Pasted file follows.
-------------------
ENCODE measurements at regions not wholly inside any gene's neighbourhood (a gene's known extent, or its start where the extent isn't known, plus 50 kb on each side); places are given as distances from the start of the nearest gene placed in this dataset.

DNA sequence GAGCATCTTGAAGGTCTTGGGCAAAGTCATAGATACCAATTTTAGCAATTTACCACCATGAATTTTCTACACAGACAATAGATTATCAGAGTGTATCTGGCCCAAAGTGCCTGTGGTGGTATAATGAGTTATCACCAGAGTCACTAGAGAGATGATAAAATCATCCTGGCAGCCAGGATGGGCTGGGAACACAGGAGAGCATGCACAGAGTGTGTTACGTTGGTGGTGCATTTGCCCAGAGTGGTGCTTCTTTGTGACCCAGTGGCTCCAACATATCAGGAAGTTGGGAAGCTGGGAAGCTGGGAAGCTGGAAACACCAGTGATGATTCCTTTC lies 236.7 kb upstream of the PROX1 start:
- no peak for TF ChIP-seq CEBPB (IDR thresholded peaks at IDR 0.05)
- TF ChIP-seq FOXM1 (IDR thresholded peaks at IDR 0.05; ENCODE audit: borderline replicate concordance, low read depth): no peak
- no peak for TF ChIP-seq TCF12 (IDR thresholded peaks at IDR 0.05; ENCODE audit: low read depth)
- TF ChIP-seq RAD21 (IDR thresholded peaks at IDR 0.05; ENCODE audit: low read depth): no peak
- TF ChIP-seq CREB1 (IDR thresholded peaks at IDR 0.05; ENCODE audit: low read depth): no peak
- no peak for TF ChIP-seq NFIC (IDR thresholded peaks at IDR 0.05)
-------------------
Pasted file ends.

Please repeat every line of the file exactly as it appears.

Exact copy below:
ENCODE measurements at regions not wholly inside any gene's neighbourhood (a gene's known extent, or its start where the extent isn't known, plus 50 kb on each side); places are given as distances from the start of the nearest gene placed in this dataset.

DNA sequence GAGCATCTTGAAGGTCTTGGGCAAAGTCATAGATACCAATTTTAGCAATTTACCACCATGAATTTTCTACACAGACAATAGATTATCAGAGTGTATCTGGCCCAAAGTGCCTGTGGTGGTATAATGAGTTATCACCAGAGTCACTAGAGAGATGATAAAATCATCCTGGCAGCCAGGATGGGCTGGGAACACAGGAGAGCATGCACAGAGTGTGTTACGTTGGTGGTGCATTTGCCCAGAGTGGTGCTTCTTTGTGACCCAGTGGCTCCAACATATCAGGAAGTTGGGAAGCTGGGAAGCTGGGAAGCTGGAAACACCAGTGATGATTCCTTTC lies 236.7 kb upstream of the PROX1 start:
- no peak for TF ChIP-seq CEBPB (IDR thresholded peaks at IDR 0.05)
- TF ChIP-seq FOXM1 (IDR thresholded peaks at IDR 0.05; ENCODE audit: borderline replicate concordance, low read depth): no peak
- no peak for TF ChIP-seq TCF12 (IDR thresholded peaks at IDR 0.05; ENCODE audit: low read depth)
- TF ChIP-seq RAD21 (IDR thresholded peaks at IDR 0.05; ENCODE audit: low read depth): no peak
- TF ChIP-seq CREB1 (IDR thresholded peaks at IDR 0.05; ENCODE audit: low read depth): no peak
- no peak for TF ChIP-seq NFIC (IDR thresholded peaks at IDR 0.05)